Last week, President Donald Trump named Rene Alexander Acosta to be his new Labor secretary pick.
Some benefits lawyers glanced at Acosta’s biography and assumed that he must not know much about health insurance.
Acosta has a bachelor’s degree and a law degree from Harvard.
He served as a member of the National Labor Relations Board from 2002 to 2003; as the assistant attorney general for civil rights at the U.S. Department of Justice from 2003 to mid-2005; and as the U.S. attorney for the Southern District of Florida from mid-2005 to mid-2009.
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Since 2009, he’s been the dean of the Florida International University law school.
Trump nominated Acosta to be his Labor secretary after Andrew Puzder, a California fast-food chain executive, withdrew his name from consideration.
Many news organizations have covered Acosta as if he is just a mild-mannered law school faculty member who apparently knows something about Americans with Disabilities Act compliance.
In reality, from 2005 through 2009, while Acosta was the U.S. attorney for the Southern District of Florida — the top federal prosecutor for the region that includes Miami, and all of the federal crime that occurs in Florida from Key West up past West Palm Beach — he started the country’s first health care fraud task force.
While Acosta was managing the effort to prosecute Jack Abramoff for fraud and major cocaine importers for importing cocaine, he was also leading an effort to charge about 700 people with $2 billion in health care fraud, or about $1,900 in fraud per Medicare enrollee in South Florida.
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Acosta testified in 2011 at a House Energy and Commerce oversight subcommittee hearing that, in 2008, his district accounted for 32 percent of the country’s health care fraud investigations.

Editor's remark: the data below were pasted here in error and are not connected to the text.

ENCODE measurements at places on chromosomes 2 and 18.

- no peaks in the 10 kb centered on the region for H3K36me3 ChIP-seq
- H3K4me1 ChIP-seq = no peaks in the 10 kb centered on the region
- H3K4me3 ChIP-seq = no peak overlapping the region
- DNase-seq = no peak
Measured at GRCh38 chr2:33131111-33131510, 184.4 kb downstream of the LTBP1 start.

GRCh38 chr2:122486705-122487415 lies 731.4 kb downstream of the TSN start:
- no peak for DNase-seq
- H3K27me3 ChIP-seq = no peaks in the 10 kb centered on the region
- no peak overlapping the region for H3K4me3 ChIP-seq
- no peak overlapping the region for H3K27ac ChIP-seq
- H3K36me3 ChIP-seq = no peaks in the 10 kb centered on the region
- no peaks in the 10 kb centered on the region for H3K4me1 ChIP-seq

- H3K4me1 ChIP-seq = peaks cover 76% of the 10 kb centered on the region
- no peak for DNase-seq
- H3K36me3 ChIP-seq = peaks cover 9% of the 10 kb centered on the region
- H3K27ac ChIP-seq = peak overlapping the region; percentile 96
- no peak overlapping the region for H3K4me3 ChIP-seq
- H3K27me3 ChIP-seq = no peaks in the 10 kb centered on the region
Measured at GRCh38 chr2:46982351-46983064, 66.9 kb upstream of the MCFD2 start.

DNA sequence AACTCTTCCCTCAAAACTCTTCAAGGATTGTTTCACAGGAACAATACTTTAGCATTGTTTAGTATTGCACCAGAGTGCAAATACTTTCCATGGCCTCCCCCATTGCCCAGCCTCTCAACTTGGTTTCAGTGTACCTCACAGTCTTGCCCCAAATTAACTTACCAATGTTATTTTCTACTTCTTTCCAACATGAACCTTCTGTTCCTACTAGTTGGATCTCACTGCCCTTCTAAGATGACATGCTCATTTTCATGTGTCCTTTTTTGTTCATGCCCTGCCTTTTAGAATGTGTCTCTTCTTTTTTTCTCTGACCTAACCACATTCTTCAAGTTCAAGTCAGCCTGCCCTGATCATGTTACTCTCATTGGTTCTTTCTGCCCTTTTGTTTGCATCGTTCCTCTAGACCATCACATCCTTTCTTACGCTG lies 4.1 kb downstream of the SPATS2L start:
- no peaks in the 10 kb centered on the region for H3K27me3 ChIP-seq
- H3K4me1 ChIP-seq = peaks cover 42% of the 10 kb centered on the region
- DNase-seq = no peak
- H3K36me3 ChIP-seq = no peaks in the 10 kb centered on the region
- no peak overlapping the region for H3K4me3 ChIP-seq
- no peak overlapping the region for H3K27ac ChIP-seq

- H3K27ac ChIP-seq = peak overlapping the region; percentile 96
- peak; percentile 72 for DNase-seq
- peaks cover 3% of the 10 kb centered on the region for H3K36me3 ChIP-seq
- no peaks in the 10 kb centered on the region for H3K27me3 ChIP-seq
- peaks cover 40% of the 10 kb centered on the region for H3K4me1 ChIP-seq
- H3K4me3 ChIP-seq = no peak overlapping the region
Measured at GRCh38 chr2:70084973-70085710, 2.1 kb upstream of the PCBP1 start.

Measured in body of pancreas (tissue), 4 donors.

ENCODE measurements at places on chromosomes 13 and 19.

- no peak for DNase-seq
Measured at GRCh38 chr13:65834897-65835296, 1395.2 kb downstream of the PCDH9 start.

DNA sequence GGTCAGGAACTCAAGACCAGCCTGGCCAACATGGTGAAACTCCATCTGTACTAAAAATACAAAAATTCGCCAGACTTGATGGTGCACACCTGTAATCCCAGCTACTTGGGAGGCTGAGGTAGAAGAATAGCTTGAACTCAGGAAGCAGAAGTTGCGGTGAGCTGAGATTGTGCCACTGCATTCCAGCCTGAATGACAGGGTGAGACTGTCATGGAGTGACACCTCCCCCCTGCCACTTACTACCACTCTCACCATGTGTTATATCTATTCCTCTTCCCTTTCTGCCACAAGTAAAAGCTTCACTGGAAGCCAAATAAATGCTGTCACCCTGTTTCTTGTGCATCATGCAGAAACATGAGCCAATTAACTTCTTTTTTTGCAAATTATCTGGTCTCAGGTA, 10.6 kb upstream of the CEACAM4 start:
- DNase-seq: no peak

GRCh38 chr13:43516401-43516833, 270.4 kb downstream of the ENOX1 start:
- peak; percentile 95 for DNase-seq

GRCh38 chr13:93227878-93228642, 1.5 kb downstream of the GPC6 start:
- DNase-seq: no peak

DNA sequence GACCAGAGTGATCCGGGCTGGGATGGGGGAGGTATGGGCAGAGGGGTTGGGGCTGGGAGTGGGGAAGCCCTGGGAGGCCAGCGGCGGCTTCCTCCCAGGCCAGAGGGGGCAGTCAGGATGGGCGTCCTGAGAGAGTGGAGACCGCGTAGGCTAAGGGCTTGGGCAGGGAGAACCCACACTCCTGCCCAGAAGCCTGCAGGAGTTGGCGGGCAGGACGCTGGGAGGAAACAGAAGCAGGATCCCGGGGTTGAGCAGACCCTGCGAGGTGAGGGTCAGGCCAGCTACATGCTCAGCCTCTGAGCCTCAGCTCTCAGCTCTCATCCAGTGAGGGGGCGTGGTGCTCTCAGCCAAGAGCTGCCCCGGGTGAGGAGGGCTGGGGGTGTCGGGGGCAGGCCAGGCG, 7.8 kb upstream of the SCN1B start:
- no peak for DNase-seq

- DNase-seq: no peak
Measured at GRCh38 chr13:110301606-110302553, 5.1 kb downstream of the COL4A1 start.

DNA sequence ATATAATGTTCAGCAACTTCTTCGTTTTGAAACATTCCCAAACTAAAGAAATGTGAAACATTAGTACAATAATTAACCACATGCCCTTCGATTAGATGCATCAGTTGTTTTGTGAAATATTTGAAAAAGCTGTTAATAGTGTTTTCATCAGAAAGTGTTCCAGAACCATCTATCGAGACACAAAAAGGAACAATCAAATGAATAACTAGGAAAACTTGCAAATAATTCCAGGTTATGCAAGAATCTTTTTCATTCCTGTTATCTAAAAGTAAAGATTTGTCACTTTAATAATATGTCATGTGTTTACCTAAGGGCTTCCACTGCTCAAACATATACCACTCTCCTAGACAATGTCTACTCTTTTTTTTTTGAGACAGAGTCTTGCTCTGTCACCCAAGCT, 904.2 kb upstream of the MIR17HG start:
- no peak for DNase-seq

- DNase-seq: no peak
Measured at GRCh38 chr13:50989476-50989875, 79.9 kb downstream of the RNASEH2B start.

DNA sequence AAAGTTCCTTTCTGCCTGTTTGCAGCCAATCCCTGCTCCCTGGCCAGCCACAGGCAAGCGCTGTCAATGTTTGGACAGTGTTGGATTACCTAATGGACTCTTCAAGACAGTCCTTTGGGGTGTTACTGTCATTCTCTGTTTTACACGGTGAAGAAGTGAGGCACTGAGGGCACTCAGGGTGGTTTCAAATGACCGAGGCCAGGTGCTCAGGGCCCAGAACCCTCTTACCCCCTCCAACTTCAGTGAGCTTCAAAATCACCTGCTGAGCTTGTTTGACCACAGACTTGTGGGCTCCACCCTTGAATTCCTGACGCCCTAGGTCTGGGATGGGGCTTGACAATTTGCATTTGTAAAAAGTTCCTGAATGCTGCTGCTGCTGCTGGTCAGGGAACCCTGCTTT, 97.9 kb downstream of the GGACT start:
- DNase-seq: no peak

Knowledge of health care claim fraud could be useful to a Labor secretary, because the U.S. Department of Labor is the parent of the Employee Benefits Security Administration. EBSA oversees group health benefits and other employee benefits, such as group disability insurance. Acosta may not be a specialist in the Employee Retirement Income Security Act, but he knows plenty about something that may be even more important to the plan sponsors, administrators and insurers: minimizing waste, fraud and abuse.
Here’s a look at some of what Acosta knows and has said about fraud against Medicare, Medicaid and private health insurance programs, based mainly on testimony from a 2011 House hearing and from testimony at a 2008 hearing on Medicare and Medicaid fraud organized by the Senate Special Committee on Aging.
In 2003, Acosta faced Ted Kennedy, Orrin Hatch, Jeff Sessions and other senators at a nomination hearing for a Justice Department post in the George W. Bush administration.
To become Labor secretary, Acosta needs to get a majority vote in the Senate, at a time when Democrats are facing intense pressure from constituents to vote against all Trump nominees, and a few Republican senators are crossing party lines to vote against some nominees.
Acosta has already gone through Senate confirmation processes to serve on the National Labor Relations Board, to become the assistant attorney general for civil rights, and to become the U.S. attorney for South Florida.
In 2003, when Acosta was on his way to becoming the assistant attorney general for civil rights, the members of the Senate Judiciary Committee panel that reviewed his nomination included Orrin Hatch of Utah, who is still serving in the Senate, and the late Ted Kennedy. Another member of the panel was Jeff Sessions of Alabama, who just been confirmed as Trump’s attorney general.
Sessions asked Acosta about ways to protect voters’ rights while speeding up the Voting Rights Act claim review process.
Acosta’s health care fraud fighters fought hard to get access to unidentified Medicare claim data. (Image: NASA)
2. Claim data
Acosta testified at the 2011 Medicare and Medicaid hearing that the South Florida health care anti-fraud office was as productive as it was because it had persuaded Medicare program managers to provide access to Medicare claim data, with the patient names stripped out.
The office hired a nurse practitioner to go through the data and look for billing spikes.
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Acosta has been a major advocate for increased use of predictive analytics in health care anti-fraud efforts. (Image: Thinkstock)
Acosta testified at the 2011 hearing that health care fraud investigators need predictive analytics tools, or statistical data, to look for unusual billing patterns.